How many dice for my church?

The basic idea was to roll 3d6 and read the results, but it's only logical to use more dice for a bigger church or less for a smaller one. What the initial post lacked was a ratio by which a DM is able to adjust what seems right for him.

This is has to be, to some degree, arbitrary. The basic question is, what level needs a cleric to have at least to be a fit leader of a church. Name level seems a bit to high for the smallest possible church (1d6), but level 3 a bit to low (I'm using the Rules Cyclopedia here, so the cleric's getting his first spell at level 2 and has only 2 level 1 spells at level 3, to name but one argument ...). A cleric would get his first level 3 spell when reaching level 6, so this seems like a good point to start*. So as a first set of rules:

"Every d6 means 6 levels for the head of a church. If more than 5 dice are used, the level of the head of a church is not relevant anymore, he's just a representative. As a guideline I'd take the numerical result of the initial roll as level.
The rest is politics."

So with 3d6 you'd have a level 18 cleric as boss. Very well, now for the clergy. It's a tad more difficult, mainly because of the huge variety in the results. Okay, one of the already established rules is that every die stands for a temple in the region/diocese. This is definitely something done at name level (using only one die is the exception and may mean there is only a shrine or altar ...**).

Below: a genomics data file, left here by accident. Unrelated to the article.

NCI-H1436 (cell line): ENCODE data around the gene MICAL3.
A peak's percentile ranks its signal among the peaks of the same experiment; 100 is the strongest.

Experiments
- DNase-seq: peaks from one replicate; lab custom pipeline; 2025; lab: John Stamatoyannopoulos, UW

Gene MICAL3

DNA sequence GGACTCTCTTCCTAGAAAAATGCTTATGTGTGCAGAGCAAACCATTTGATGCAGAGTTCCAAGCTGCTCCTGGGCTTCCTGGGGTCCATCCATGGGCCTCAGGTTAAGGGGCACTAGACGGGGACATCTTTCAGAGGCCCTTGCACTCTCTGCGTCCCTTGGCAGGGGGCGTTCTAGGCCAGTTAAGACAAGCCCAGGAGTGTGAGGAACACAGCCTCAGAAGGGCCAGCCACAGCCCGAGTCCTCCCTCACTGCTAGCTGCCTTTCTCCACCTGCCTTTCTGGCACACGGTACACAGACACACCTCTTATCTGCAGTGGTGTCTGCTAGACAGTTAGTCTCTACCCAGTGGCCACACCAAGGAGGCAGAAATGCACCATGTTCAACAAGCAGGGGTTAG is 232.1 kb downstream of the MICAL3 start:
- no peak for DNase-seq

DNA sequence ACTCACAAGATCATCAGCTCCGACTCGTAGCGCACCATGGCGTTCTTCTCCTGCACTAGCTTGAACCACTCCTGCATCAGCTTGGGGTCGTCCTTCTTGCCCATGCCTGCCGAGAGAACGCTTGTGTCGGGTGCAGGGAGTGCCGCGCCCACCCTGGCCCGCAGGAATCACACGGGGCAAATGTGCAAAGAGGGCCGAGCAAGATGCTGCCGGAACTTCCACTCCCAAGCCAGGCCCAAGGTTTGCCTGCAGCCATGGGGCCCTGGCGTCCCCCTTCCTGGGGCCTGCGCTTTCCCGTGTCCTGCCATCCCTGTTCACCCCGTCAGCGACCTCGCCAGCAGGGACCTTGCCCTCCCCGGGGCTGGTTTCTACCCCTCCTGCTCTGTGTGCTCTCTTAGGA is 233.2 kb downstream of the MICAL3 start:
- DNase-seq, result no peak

If you use two d6 you got a main temple with the head of church as level 12 and another temple with the local authority (a cardinal?) at level 9. Now the minimum result for a church with 2d6 to have an active clergy is 5***. We already have a level 12 and a level 9 cleric, that leaves us with three more slots to fill. My initial instinct is to go with two more clerics with level 6 (two archbishops) and one with level 3 (a bishop, no less). To summarize, we have now as the lowest possible result with an active clergy of one roll with 2d6:
  • 2 churches in one diocese
  • One level 12 cleric as head of church
  • One level 9 cleric as head of local chapter/parish
  • Two level 6 cleric (I'd say each one of them working in one of those churches)
  • One level 3 cleric (active in the main church)
  • 20 payed retainers (going by the average CHA-score per cleric)
Add a few hundred believers to that and you have a small cult going. I'm quite satisfied with this result and I feel a table coming summarizing all the results ...

By the way, a player character would always be a missionary at first and not part of the number rolled (in the example above he'd be the sixth member of the clergy and, being level 1, the lowest in the food chain) and when used during character generation, I'd suggest to keep those 3d6 per faith.

Distribution, distribution

Those concepts will have some wild results and that makes it hard to see a pattern at first. But let me try anyway, starting with 1d6 and 2d6.

1d6 (results 2-5) - A cult, not a church
  • active clergy is 2-5